Continuing our meditation on our Contemplative tradition in the Church, I will try to sketch out how prayerfulness can change the way we view our day. Many of us understand that the Church building is God’s house and a place of prayer. Of course this is true, especially since it is where the Real Presence of Christ in the Eucharist can be found. But we would be making a big mistake if we think that is the only time and place we can meet Christ and pray.
There is a Jesuit adage that one should try to find Christ in everything. This is one of the reasons why Jesuits have been at the forefront of education and even science. But monks and nuns are for me the true examples of this way of seeing. In monasteries and convents, they live and work, always in the presence of God, even when doing humble tasks like gardening and cleaning as well as in intellectual endeavors like reading and teaching.
So how can this tradition aid our spiritual development here in Astoria, in one of the biggest and busiest cities in the world?
Firstly, it can teach us to slow down and appreciate what God places before us. The contemplation of the real is very important. One can see this easily when one goes to the seashore or one is looking at an expanse of mountains and lakes. But the great spiritual writer and monk Thomas Merton (a New Yorker, by the way) taught that within all reality is a ‘hidden wholeness’. He would often photograph empty paint cans, weeds, strange rock formations and reveal, through the light and shadow of the camera, a distinct and irrefutable beauty in these castaway objects. To be contemplative is to look at the heart of the reality before us and see the beauty. Imagine for instance that you are walking down 31st Street to go to the train. You have seen this street a thousand times. But try to see it now for the first time as though you were a visitor from Mars or even Dubuque! I bet you would notice a lot of normally passed-over reality; or the same scene, only this time imagine that this is the last time you will ever see it. Everything you normally would take for granted would scream out, “Here I am!” To have a contemplative vision of things is to try to see the ‘hidden wholeness’ every day and not just under special circumstances.
Secondly, the monastic tradition, especially that of St. Benedict, teaches us that there cannot be a clear division between our prayer and our work. Everything can be made into a prayer. I remember seeing a monk about to milk a cow. He first made the sign of the cross! He was offering up what he would soon do to the glory of God, so that what he does becomes a prayer, particularly when he tries his best to do it well. It reminds me of the story of the medieval craftsman, working on one of the Cathedrals in France, being asked by someone why he spent so much time working out the details of carving a statue that will be high on the face of the cathedral. In fact, at that moment he was laboring on the back of the statue. The onlooker said something like, “This statue is going to be way up on the front of the Cathedral, so why worry about details and why worry about the back of the statue that no one will see?” The faith-filled craftsman responded, “But the angels will see it!”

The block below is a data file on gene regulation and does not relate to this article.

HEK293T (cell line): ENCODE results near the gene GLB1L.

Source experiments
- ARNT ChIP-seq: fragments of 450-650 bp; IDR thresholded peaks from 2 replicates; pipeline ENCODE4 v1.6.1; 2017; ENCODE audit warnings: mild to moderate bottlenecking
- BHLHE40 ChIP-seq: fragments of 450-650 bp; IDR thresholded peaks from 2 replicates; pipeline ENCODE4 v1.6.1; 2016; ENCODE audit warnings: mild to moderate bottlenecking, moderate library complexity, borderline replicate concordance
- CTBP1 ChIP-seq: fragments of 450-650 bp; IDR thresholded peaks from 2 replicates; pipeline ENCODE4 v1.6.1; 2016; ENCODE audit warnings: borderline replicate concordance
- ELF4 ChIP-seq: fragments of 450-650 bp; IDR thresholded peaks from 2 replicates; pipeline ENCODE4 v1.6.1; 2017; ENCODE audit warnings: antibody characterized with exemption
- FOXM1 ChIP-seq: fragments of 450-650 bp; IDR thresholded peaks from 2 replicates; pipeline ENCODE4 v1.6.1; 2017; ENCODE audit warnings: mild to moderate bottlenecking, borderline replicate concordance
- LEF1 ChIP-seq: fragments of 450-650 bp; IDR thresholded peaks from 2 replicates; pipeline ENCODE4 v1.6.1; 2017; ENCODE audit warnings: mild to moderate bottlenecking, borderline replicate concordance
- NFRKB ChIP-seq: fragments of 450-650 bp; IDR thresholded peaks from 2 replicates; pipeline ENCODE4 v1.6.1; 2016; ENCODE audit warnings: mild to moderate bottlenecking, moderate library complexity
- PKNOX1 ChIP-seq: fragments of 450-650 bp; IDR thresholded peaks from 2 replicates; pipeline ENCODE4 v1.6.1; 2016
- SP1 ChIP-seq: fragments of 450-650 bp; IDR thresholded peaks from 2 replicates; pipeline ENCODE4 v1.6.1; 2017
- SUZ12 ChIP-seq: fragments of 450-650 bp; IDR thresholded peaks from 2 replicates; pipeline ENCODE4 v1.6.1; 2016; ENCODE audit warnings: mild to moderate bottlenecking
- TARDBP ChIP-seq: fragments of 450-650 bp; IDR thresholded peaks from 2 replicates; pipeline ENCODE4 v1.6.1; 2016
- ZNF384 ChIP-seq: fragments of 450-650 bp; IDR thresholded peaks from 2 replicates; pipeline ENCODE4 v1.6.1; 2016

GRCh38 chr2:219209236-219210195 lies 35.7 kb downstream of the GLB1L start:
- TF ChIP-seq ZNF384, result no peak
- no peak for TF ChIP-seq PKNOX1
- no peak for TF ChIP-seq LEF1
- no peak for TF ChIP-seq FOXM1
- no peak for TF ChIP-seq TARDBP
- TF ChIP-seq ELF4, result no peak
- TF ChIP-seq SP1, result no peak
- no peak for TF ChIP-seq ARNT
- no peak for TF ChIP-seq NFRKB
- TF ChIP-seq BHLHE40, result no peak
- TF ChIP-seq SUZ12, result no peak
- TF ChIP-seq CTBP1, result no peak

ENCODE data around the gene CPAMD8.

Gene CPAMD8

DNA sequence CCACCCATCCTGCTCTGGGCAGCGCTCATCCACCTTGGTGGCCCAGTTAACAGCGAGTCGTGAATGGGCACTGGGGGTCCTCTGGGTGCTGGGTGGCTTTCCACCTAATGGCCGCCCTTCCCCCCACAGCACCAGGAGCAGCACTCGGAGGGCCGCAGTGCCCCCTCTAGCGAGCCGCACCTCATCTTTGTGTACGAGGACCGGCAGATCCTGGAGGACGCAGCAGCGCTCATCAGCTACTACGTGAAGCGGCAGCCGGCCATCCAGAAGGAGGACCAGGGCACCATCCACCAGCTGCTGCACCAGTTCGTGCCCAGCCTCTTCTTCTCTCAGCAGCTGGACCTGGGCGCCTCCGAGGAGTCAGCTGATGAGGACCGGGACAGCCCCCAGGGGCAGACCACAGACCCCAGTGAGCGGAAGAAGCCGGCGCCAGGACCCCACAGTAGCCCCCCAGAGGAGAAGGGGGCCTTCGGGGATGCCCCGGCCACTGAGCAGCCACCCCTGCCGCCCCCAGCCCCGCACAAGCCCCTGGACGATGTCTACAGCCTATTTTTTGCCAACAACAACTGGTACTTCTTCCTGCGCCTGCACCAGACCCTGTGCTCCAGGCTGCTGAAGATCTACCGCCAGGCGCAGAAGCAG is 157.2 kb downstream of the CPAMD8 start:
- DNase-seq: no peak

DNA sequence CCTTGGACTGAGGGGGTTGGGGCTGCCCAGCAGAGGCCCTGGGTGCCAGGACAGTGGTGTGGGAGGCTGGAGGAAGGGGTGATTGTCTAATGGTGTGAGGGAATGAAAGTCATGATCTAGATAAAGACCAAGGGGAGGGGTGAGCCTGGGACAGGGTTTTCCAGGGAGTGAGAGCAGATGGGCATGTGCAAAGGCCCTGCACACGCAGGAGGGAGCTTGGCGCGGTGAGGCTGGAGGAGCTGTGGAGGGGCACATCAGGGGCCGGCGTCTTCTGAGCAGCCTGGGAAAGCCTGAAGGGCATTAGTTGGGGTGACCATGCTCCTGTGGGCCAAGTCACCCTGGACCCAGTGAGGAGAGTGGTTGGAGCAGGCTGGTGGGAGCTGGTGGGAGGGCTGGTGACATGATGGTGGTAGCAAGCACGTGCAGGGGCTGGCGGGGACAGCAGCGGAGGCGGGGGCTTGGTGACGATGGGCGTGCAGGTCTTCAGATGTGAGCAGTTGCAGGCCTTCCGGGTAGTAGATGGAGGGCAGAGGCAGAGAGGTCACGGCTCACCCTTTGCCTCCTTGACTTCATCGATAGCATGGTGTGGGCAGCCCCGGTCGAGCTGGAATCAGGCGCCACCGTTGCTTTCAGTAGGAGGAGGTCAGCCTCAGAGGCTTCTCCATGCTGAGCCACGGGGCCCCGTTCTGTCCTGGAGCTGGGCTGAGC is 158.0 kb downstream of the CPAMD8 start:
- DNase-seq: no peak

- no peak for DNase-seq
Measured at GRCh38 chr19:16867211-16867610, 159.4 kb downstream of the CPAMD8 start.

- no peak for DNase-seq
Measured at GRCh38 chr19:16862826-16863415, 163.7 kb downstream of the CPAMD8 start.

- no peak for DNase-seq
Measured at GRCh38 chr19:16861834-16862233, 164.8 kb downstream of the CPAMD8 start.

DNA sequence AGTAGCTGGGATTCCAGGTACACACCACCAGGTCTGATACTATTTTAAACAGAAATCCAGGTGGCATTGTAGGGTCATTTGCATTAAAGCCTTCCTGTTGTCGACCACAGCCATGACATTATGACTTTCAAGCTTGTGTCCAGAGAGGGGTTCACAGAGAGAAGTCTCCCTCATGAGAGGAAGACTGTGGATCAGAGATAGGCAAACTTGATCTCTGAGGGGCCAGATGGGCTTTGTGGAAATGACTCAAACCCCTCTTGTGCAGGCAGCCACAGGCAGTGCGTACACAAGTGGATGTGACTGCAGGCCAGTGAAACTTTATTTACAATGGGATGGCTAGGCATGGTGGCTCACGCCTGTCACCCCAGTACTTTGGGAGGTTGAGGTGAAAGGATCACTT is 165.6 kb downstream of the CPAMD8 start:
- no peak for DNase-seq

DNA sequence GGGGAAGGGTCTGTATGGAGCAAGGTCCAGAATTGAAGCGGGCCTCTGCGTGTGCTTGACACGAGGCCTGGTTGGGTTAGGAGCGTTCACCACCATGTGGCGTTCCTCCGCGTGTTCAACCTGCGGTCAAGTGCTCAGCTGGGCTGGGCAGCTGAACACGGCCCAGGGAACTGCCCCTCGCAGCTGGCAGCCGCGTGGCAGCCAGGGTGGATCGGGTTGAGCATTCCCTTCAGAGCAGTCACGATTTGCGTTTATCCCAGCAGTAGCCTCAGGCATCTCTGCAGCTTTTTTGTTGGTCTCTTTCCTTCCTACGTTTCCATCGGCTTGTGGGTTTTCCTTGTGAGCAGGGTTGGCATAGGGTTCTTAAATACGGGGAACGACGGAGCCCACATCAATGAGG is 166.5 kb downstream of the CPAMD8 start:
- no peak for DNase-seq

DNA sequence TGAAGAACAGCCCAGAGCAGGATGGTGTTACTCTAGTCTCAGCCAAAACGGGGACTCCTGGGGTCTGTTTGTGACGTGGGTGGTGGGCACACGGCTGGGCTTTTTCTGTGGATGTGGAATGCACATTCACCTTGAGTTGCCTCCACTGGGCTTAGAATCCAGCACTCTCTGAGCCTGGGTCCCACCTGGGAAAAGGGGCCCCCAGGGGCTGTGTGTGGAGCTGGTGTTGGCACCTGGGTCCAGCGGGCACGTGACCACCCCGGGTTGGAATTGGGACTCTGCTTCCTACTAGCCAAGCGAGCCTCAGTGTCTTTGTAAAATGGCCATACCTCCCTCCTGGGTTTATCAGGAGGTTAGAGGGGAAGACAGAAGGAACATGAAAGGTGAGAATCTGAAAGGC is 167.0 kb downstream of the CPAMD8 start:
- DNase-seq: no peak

Even the Shakers here in the United States carved furniture, beautifully and simply, knowing that angels would be sitting on it (The Shakers were a movement that was the closest that Protestantism every got to a monastic life). Their saying “Hands to work, hearts to God” showed the intrinsic connection between labor and prayer.
So next time you have to do the dishes, say a prayer first and then do it carefully as an Alleluia to the honor and glory of God!
A third thing that the contemplative tradition can teach us is the healing gift of silence. We live in a loud world of noise: radios, TV’s, smartphones, construction booms, traffic and car horns etc. Given this, you think we would welcome some quiet. But no, we just put on the TV even when we are doing nothing! I knew a priest who kept his TV on day and night, whether he was in his room or out of it. There was always banter, the applause, the music, the canned laughter to fill up the silence. We both need silence but are afraid of it. Who knows what memories or fears may come up in the quiet? But silence in the monasteries is restful, enriching, full, balanced, deep; in a word: healing. If we could just stop being so afraid of it!
Christ is everywhere. Imagine how great it would be if we perceived Him always with us!